ABOVE: Drosophila melanogaster © ISTOCK.COM, JANEFF

For females of many species, choosing a mate is a weighty decision. You want your offspring to inherit the best possible genes. But how do you judge the genetic quality of a potential mate? 

Around 50 years ago, an idea emerged that the extent of deviation from perfect bilateral symmetry—that is, the difference between an animal’s right and left sides—could indicate genetic quality. Researchers hypothesized that individuals with high-quality genes would be better buffered against stress and instability during development, and thus more likely to turn out symmetric. In order to maximize fitness, then, females should opt for more-symmetric partners.

In the 1980s and ’90s, numerous studies across different species tested whether females consider symmetry when choosing a mate. However, these studies produced mixed results, according to Roshan Kumar Vijendravarma, a biologist at the Institut Jacques Monod in Paris. He says that efforts to experimentally induce asymmetry (which included clipping feathers, adding colored rings to the feet, and increasing stresses like temperature during development) often had confounding effects on survival, growth, and behavior. In other words, these studies were unable to separate asymmetry from other factors affecting fitness. 

If both wings are equally shaped, each should generate similar sounds.

Eventually, with questions still unanswered, the research buzz around the symmetry-based hypothesis of sexual selection died down. Until, that is, Vijendravarma recently decided to revisit the issue as a postdoc in the lab of Pierre Leopold at the Institut Curie in Paris. Their paper, published in March in PNAS, is “clearly an improvement on most or all previous studies in this area,” says Laurent Keller, a biologist at the University of Lausanne in Switzerland who was not involved in the study.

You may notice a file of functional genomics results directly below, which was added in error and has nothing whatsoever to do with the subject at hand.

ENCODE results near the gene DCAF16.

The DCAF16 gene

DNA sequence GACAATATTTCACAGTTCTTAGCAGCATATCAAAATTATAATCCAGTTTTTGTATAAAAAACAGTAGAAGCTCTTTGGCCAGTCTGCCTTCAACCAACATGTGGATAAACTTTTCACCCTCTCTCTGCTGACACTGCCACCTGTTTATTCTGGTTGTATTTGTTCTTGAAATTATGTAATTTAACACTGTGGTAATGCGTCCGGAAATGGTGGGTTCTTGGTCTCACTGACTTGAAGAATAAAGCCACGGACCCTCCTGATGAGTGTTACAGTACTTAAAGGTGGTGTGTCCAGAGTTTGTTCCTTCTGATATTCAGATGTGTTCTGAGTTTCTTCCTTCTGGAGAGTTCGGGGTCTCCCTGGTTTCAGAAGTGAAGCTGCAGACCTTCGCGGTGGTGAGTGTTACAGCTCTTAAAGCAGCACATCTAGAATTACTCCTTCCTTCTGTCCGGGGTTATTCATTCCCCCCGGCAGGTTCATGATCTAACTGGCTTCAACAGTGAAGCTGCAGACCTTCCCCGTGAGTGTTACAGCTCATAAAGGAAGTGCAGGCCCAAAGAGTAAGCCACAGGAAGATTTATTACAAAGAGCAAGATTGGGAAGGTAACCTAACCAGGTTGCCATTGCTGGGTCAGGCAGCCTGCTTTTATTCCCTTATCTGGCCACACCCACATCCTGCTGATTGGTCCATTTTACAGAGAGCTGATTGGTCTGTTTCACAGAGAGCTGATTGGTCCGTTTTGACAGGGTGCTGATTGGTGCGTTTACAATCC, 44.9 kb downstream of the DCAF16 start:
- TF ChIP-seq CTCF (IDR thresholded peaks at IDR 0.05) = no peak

Vijendravarma was able to overcome the challenges that had plagued previous attempts with a novel method of inducing asymmetry, which he deployed in Drosophila melanogaster. After unsuccessful attempts at producing wonky fly larvae with the usual ecological stressors, he discovered that altering the direction of gravity with a vertically rotating apparatus reliably disrupted symmetric development. In particular, it influenced the wing area in adults, producing a pool of research subjects whose wings ranged from near-perfect mirror images to very asymmetric but who were otherwise indistinguishable—the treatment had no obvious detrimental effects. “The males were all viable and they all reproduced. We were able to uncouple asymmetry from bad quality,” he says.

A male fruit fly (Drosophila melanogaster) follows around and sings to a female, using one wing at a time.

Vijendravarma and his colleagues then randomly selected pairs of males raised in altered gravity to compete for a female. Most females opted for males that were more symmetric, the team found. The researchers also performed genetic and surgical manipulations on flies to alter their wing symmetry. While these experiments would not be definitive on their own due to the confounding factors that also plagued earlier studies, they could provide supporting evidence to the results from the gravity experiments, Vijendravarma says. Sure enough, no matter how the wings got to be uneven, females preferred more symmetric males.